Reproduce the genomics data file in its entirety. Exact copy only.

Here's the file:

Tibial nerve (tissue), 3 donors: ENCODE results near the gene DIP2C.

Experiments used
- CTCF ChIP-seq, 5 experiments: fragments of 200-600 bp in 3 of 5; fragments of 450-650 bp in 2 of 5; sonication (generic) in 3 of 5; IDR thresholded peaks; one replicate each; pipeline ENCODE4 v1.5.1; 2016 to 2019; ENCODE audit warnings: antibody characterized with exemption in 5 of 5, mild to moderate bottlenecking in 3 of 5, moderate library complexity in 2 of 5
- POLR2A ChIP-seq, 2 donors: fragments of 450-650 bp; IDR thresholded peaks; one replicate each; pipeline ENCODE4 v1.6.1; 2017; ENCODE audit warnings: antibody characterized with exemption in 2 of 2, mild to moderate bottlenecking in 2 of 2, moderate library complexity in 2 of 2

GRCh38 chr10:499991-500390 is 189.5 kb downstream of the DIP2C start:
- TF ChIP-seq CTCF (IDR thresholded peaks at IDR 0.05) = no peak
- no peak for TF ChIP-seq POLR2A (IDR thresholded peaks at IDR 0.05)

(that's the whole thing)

Tibial nerve (tissue), 3 donors: ENCODE results near the gene DIP2C.

Experiments used
- CTCF ChIP-seq, 5 experiments: fragments of 200-600 bp in 3 of 5; fragments of 450-650 bp in 2 of 5; sonication (generic) in 3 of 5; IDR thresholded peaks; one replicate each; pipeline ENCODE4 v1.5.1; 2016 to 2019; ENCODE audit warnings: antibody characterized with exemption in 5 of 5, mild to moderate bottlenecking in 3 of 5, moderate library complexity in 2 of 5
- POLR2A ChIP-seq, 2 donors: fragments of 450-650 bp; IDR thresholded peaks; one replicate each; pipeline ENCODE4 v1.6.1; 2017; ENCODE audit warnings: antibody characterized with exemption in 2 of 2, mild to moderate bottlenecking in 2 of 2, moderate library complexity in 2 of 2

GRCh38 chr10:499991-500390 is 189.5 kb downstream of the DIP2C start:
- TF ChIP-seq CTCF (IDR thresholded peaks at IDR 0.05) = no peak
- no peak for TF ChIP-seq POLR2A (IDR thresholded peaks at IDR 0.05)